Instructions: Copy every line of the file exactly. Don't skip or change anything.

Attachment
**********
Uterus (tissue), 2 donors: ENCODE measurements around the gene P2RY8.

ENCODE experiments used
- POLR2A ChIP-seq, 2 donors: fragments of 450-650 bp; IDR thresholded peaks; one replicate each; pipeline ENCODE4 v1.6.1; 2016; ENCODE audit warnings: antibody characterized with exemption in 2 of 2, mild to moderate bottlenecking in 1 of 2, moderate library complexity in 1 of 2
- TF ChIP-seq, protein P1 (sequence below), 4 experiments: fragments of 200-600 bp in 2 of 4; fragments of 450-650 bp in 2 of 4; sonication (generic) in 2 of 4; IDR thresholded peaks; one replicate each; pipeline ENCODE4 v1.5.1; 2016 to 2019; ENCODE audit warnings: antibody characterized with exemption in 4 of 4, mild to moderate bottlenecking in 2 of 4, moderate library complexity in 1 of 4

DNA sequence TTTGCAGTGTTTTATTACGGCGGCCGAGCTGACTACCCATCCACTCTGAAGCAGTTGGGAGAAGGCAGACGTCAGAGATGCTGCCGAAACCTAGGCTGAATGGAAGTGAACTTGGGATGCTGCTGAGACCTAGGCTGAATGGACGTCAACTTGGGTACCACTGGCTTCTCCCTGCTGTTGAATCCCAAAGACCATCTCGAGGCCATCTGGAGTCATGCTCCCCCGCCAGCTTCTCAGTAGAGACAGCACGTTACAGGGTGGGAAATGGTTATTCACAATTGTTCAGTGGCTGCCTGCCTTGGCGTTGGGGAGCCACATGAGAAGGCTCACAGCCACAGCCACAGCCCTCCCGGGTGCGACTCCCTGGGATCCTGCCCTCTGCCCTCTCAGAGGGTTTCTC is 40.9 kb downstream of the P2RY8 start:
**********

Uterus (tissue), 2 donors: ENCODE measurements around the gene P2RY8.

ENCODE experiments used
- POLR2A ChIP-seq, 2 donors: fragments of 450-650 bp; IDR thresholded peaks; one replicate each; pipeline ENCODE4 v1.6.1; 2016; ENCODE audit warnings: antibody characterized with exemption in 2 of 2, mild to moderate bottlenecking in 1 of 2, moderate library complexity in 1 of 2
- TF ChIP-seq, protein P1 (sequence below), 4 experiments: fragments of 200-600 bp in 2 of 4; fragments of 450-650 bp in 2 of 4; sonication (generic) in 2 of 4; IDR thresholded peaks; one replicate each; pipeline ENCODE4 v1.5.1; 2016 to 2019; ENCODE audit warnings: antibody characterized with exemption in 4 of 4, mild to moderate bottlenecking in 2 of 4, moderate library complexity in 1 of 4

DNA sequence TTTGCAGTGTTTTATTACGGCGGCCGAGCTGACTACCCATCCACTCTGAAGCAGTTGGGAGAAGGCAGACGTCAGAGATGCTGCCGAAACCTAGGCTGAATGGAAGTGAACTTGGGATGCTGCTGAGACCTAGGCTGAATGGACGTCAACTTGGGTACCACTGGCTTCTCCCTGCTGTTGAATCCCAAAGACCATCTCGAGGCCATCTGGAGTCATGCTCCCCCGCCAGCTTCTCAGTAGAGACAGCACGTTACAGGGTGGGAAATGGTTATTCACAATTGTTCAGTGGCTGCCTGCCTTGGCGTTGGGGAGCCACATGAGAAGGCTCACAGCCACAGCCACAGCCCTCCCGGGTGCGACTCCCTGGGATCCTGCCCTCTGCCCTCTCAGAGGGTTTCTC is 40.9 kb downstream of the P2RY8 start: